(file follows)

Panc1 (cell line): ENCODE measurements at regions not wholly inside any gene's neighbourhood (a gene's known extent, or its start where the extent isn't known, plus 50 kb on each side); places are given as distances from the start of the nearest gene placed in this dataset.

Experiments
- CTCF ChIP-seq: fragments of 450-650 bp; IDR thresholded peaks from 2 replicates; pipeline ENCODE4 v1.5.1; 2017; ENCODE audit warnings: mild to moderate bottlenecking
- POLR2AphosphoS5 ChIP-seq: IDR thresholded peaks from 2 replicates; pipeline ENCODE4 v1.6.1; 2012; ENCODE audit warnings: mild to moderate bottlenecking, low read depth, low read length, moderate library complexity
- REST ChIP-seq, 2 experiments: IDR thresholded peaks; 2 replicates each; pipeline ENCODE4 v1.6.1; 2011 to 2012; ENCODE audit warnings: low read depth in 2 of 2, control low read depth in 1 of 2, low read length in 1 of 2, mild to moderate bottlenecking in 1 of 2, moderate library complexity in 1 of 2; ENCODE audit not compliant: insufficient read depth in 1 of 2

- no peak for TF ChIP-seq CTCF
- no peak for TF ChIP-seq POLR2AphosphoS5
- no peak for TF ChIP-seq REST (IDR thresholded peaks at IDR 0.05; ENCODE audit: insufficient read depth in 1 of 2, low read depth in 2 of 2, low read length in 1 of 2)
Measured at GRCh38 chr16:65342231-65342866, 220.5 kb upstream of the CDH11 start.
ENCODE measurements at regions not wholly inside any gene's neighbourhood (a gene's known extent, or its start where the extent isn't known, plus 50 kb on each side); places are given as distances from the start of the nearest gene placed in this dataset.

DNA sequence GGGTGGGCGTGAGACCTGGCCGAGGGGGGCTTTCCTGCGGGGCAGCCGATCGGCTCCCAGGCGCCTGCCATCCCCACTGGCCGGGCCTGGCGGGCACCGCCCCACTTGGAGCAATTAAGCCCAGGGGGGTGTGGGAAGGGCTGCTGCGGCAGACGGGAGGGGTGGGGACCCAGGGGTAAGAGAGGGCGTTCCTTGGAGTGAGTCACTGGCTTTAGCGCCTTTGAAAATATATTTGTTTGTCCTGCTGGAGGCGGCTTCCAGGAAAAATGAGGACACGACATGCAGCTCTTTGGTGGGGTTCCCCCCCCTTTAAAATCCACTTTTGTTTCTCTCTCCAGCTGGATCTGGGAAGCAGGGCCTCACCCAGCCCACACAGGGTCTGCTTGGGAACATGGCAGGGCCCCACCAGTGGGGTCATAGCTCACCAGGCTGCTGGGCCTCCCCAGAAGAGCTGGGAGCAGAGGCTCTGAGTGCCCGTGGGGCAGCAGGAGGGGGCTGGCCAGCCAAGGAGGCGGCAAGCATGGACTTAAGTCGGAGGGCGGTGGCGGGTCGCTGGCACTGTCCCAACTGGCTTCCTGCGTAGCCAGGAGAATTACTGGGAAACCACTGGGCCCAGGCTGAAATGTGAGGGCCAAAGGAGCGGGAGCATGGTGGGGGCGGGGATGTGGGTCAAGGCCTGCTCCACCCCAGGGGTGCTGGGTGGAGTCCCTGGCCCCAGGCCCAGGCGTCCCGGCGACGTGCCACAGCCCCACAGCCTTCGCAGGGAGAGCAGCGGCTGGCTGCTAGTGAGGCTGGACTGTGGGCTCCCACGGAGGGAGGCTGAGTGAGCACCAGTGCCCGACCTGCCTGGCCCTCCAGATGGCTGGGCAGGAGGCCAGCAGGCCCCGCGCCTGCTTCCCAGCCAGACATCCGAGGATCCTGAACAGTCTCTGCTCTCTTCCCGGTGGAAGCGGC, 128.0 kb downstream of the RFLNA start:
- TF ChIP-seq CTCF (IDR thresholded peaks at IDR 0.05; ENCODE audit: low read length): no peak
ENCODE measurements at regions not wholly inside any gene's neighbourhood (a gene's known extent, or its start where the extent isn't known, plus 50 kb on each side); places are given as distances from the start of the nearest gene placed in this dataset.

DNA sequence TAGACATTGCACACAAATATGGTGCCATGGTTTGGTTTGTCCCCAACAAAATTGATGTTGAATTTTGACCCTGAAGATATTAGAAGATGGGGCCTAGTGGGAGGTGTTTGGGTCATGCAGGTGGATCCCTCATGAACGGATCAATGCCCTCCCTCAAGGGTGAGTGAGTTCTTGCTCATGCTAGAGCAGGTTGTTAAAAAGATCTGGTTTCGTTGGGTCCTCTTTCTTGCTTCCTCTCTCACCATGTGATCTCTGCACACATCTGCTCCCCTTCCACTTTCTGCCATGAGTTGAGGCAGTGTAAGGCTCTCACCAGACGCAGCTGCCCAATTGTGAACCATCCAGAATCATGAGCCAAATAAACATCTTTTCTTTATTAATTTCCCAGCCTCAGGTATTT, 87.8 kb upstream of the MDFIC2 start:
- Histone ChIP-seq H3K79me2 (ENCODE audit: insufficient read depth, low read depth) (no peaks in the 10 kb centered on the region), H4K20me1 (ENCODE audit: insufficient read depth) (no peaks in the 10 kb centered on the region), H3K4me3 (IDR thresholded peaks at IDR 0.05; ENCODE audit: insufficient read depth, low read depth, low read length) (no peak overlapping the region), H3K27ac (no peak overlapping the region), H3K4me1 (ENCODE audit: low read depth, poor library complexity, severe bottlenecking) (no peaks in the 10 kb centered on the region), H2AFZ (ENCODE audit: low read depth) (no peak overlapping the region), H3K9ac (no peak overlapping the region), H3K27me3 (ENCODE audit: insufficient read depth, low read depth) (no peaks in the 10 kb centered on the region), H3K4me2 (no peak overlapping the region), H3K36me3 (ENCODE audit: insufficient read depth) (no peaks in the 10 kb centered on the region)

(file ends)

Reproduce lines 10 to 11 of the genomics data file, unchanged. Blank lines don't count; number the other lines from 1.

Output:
ENCODE measurements at regions not wholly inside any gene's neighbourhood (a gene's known extent, or its start where the extent isn't known, plus 50 kb on each side); places are given as distances from the start of the nearest gene placed in this dataset.

DNA sequence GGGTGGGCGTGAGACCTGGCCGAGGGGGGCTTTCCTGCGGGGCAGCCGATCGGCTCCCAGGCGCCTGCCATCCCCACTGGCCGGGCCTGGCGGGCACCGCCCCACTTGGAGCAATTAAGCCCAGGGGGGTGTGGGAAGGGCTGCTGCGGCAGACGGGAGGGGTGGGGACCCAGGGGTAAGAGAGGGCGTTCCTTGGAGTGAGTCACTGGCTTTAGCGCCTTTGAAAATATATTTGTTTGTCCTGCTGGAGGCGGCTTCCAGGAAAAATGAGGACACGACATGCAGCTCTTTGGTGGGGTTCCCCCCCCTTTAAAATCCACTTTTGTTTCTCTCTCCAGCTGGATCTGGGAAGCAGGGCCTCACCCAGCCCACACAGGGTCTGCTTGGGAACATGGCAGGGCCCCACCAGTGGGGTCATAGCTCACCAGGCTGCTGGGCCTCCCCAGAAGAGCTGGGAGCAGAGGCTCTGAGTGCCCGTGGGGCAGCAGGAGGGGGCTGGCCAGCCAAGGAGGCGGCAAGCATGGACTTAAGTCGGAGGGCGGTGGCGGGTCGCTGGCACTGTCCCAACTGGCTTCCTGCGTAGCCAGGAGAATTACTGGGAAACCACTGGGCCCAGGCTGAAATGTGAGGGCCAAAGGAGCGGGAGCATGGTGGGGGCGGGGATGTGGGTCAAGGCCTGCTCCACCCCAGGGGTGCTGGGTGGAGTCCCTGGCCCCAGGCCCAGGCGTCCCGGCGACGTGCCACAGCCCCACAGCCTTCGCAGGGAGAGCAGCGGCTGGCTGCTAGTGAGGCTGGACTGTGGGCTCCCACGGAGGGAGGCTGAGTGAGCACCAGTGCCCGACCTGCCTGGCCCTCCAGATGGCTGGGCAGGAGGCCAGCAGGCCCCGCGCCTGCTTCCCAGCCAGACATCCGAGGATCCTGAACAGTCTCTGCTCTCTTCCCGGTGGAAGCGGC, 128.0 kb downstream of the RFLNA start: